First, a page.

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Inclusive playground project at Vancouver’s Marshall Park progresses

Harper's Playground effort at Chelsea Anderson Memorial Play Station in need of donations

By , Columbian staff reporter
Published:
4 Photos
Cody Goldberg, co-founder of Harper's Playground, looks over fundraising bricks and paver stones as construction continues at Marshall Park. The group is working to build a new, inclusive playground for varying ability levels.
Cody Goldberg, co-founder of Harper's Playground, looks over fundraising bricks and paver stones as construction continues at Marshall Park. The group is working to build a new, inclusive playground for varying ability levels. (Photos by Amanda Cowan/The Columbian) Photo Gallery

When the Chelsea Anderson Memorial Play Station reopens at Marshall Park this spring, following months of construction, it will be Vancouver’s first inclusive playground built with Harper’s Playground.

“Everybody has, and deserves, the right to play,” said Harper’s Playground co-founder Cody Goldberg, quoting his wife, at a media tour of the park on Thursday. “Families will drive from far and wide to experience what we call a radically inclusive space. And what we mean by radically inclusive is everyone belongs here, no matter what age or ability level.”

The redesign of Chelsea Anderson Memorial Play Station is set to open in late spring, though the project is still $420,000 short of its $3.2 million goal.

Harper’s Playground and the city of Vancouver are in the final push, asking for donations before the Jan. 31 deadline. Donors can invest in the project by purchasing personalized bricks and paver stones that will be placed around the park.

Inclusive by design

Goldberg’s mission to create playgrounds accessible to all began in 2009 after his daughter, Harper, was playing at a local park and her walker got stuck in wood chips.

The new Chelsea Anderson Memorial Play Station will be wood chip free — accessible to all from the smoothly paved walkways to the wheelchair swing.

“I want all kids, regardless of their abilities, to be able to enjoy playgrounds,” said Julie Hannon, the city of Vancouver’s Parks and Recreation director. “It’s just a really great model for that to happen.”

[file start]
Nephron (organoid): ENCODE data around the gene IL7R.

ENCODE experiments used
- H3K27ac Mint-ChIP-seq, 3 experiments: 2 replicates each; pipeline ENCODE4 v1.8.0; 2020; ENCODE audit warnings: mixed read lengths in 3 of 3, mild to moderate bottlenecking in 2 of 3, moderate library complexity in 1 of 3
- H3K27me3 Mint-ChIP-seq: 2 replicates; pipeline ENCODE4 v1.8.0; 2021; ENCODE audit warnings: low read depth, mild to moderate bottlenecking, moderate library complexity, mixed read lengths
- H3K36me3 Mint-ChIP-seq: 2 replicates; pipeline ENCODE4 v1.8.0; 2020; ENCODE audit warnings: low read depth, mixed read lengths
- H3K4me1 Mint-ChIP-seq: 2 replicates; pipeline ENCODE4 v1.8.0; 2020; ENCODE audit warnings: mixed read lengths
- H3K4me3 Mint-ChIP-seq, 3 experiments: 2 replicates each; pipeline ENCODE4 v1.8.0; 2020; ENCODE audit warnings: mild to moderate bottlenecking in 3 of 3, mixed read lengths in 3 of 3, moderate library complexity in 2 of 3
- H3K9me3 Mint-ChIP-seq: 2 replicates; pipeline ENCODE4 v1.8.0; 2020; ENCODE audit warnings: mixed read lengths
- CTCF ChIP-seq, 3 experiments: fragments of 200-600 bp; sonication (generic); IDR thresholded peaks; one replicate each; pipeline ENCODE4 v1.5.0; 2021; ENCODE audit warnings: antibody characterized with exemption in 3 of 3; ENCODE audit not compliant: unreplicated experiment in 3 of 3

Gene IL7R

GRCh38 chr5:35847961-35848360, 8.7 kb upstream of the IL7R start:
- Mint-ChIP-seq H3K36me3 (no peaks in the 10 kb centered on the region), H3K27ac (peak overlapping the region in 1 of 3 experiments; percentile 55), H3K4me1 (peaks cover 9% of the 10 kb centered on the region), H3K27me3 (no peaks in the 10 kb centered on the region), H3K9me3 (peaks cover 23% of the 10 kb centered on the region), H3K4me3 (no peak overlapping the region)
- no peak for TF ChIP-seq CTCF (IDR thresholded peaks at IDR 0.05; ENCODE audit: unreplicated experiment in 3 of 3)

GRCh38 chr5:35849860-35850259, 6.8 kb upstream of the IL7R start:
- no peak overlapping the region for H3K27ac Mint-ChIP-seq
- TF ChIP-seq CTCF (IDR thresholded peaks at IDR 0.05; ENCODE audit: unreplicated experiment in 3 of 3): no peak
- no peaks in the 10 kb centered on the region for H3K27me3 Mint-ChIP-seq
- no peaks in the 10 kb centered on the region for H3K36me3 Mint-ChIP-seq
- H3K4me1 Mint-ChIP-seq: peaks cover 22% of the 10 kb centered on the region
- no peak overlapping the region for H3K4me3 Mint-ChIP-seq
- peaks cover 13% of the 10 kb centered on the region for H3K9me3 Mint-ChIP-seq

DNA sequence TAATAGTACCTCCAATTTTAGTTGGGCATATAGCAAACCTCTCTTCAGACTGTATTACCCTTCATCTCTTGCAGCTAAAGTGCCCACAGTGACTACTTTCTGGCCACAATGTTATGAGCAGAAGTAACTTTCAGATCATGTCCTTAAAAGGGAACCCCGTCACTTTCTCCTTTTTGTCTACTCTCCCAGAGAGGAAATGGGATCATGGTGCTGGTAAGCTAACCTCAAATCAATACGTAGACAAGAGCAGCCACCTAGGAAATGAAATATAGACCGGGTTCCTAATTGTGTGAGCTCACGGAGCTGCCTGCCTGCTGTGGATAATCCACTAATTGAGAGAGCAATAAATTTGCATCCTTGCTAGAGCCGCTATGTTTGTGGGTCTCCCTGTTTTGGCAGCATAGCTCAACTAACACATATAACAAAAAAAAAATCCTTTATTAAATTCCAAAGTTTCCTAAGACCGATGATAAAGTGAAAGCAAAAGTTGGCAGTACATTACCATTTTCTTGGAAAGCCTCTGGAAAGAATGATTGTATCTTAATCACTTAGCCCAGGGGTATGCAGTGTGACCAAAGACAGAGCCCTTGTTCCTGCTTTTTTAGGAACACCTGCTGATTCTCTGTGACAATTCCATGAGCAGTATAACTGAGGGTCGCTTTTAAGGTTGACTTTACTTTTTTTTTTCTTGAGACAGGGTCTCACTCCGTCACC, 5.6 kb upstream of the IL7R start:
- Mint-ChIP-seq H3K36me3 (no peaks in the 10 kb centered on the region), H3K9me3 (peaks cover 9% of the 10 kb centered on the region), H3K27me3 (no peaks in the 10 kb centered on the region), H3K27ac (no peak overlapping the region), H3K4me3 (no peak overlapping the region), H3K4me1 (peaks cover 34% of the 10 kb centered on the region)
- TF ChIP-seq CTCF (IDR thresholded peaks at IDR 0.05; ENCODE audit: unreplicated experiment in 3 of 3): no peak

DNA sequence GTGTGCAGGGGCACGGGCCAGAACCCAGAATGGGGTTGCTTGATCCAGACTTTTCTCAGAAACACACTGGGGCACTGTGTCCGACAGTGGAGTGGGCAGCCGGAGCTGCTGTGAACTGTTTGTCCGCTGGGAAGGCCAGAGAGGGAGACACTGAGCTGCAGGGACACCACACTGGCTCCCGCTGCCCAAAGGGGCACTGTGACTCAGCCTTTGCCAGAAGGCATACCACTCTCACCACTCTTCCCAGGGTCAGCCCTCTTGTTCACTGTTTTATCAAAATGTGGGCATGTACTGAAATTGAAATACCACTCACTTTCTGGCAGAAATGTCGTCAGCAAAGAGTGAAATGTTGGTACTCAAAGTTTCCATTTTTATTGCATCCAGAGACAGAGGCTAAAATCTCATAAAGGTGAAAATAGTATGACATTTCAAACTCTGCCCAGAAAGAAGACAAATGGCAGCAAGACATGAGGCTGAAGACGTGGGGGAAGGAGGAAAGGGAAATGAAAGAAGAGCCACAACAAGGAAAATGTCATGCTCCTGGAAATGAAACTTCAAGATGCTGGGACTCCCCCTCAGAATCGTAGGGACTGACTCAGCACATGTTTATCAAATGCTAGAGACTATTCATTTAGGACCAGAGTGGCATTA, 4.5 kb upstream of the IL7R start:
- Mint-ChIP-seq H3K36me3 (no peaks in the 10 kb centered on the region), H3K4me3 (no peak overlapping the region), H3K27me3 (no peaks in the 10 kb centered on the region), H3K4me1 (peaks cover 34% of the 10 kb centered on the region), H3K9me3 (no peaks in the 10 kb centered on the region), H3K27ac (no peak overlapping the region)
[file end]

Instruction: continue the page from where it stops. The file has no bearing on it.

Yellow-tinted bricks will line a pathway up to the top of Harper’s Hill. Following the yellow brick road to the top of the hill, community members will get a 360-degree view of the park. The sides of the hill will be covered in Astroturf.

“Children will be rolling, sliding, wrestling, laughing, frolicking all over this hill,” Goldberg said, demonstrating by running down the concrete hill, currently awaiting Astroturf.

On top of Harper’s Hill, a Japanese maple tree will be planted, inviting community members to sit and socialize. The Japanese maple is slated to be just one of 27 new trees planted at the park.

Other features of the park will include: a wheelchair accessible merry-go-round; a wheel play area for any type of wheels; a wooden log fort; an inverted sand pit; and a wheelchair swing, among other things.

“Ultimately, this is intended to build community. We’re building a space where community will gather, friendships will be made,” Goldberg said. “A kinder, gentler, more inclusive world will happen pretty much right here.”

The goal of the park is to be physically, socially and emotionally inviting to all members of the community.

Honoring Chelsea Anderson

The Chelsea Anderson Memorial Play Station currently at Marshall Park was built in 1999 to honor the life of a Vancouver firefighter’s daughter. Goldberg plans to keep the memorial and expand on the firefighter theme.

The remodeled Chelsea Anderson Memorial Play Station will use decommissioned fire hydrants to hold plaques around the park and old firefighter gear will be incorporated into the metal railing leading to the top of Harper’s Hill. A decommissioned and modified fire truck from the 1980s, complete with the original knobs and levers, will be a hub for playing at the park.

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